Sunday, April 5, 2009

Yohanan Petrovsky-Shtern

Yohanan Petrovsky-Shtern teaches Jewish history in the History Department and the Crown Family Center for Jewish Studies, Northwestern University. He publishes frequently in the areas of East European history and culture and Jewish studies.

His new book is The Anti-Imperial Choice: The Making of the Ukrainian Jew.

Earlier this week I asked him what he was reading. His reply:
I am a bizarre reader. As a rule, I am trying to read something very different from what I am writing/researching at that time. Over the last three months I have been working on a book on Vladimir Lenin, which is my third monograph. Of course, I had to read through 55 vols. of Lenin's complete works (in Russian). Yet I cannot say "I read Lenin." Rather I should modestly say, I did my research on him. What I read was different.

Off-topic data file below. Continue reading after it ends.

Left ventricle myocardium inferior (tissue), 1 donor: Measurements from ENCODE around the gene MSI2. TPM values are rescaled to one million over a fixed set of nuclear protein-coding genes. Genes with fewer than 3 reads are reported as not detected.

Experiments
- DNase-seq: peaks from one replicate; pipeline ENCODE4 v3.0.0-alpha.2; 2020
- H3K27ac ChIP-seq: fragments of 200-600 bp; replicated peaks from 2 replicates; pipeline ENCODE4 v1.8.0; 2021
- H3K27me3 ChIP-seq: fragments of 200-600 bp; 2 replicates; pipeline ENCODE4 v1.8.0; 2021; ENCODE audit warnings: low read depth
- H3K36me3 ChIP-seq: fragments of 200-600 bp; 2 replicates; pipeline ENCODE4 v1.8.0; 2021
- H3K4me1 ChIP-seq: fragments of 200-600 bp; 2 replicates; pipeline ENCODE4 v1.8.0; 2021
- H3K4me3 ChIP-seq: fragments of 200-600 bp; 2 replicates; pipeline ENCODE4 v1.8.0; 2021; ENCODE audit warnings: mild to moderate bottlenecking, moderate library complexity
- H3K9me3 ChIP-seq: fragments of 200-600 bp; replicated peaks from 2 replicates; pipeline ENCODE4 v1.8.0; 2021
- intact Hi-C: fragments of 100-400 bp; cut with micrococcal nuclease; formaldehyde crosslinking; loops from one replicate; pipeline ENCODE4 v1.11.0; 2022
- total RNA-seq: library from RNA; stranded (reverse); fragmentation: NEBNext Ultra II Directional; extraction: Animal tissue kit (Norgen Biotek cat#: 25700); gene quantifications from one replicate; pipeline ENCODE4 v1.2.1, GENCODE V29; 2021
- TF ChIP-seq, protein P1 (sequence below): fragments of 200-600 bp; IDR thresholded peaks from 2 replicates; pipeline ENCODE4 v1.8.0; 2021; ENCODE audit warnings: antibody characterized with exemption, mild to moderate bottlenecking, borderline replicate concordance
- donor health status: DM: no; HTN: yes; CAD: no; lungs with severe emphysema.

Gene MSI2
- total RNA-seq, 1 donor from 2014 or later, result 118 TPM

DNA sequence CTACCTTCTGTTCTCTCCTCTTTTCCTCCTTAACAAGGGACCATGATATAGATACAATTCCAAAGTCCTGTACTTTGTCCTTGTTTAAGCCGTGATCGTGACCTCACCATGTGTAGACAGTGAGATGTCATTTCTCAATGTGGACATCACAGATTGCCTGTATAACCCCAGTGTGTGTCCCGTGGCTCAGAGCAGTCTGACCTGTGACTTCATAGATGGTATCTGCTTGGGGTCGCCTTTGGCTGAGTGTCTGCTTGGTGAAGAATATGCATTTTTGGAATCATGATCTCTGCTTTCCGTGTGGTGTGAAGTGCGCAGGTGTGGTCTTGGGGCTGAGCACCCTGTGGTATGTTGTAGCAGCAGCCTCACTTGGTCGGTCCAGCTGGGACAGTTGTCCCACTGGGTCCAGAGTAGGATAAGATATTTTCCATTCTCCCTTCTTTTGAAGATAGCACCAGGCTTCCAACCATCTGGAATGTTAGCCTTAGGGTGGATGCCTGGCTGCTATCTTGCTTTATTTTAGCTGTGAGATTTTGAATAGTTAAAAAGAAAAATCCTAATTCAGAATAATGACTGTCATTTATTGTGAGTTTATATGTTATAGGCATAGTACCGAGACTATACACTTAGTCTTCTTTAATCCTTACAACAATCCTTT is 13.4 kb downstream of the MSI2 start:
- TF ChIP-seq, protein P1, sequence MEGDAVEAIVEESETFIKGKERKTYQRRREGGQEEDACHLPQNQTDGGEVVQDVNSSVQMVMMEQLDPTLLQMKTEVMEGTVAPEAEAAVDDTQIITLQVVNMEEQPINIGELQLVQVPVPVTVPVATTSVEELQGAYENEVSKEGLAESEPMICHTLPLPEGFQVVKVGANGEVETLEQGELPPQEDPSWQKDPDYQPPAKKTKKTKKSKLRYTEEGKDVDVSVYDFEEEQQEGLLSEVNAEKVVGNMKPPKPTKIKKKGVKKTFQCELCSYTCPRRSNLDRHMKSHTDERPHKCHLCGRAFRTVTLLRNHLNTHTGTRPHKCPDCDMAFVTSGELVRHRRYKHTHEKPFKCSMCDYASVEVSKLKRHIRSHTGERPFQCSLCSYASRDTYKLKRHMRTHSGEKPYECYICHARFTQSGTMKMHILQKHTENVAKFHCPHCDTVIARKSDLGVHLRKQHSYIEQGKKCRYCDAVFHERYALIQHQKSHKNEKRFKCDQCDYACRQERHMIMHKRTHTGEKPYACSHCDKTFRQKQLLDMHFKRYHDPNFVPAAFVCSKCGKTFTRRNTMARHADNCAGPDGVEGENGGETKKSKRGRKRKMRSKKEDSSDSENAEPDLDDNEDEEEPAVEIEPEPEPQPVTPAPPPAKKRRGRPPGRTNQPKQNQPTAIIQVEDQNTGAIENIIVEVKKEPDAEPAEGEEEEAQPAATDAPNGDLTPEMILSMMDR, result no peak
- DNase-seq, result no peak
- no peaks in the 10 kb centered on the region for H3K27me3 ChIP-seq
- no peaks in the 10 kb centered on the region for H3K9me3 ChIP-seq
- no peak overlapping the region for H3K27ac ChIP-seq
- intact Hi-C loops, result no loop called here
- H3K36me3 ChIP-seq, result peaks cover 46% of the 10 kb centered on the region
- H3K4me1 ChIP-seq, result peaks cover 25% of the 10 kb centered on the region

Thus, for example, I finished Nathan Englander's novel The Ministry of Special Cases--a very unsettling and remarkably written book which made use of narrative patterns of Gogol, Kafka, and Faulkler.

I read a chapter from Shney Lukhot Ha-Brit (Two Tablets of Law), a key 17th century book in Kabbalah.

And I finished two chapters of a manual of 1,000 chess problems--by "finishing" I imply that I managed to solve about 80.

But all of that does not get even close to the amount of reading I do on-line--yet this is what I scan rather than read.
Read an excerpt from The Anti-Imperial Choice and learn more about the book at the Yale University Press website.

Learn more about Yohanan Petrovsky-Shtern at his faculty webpage.

--Marshal Zeringue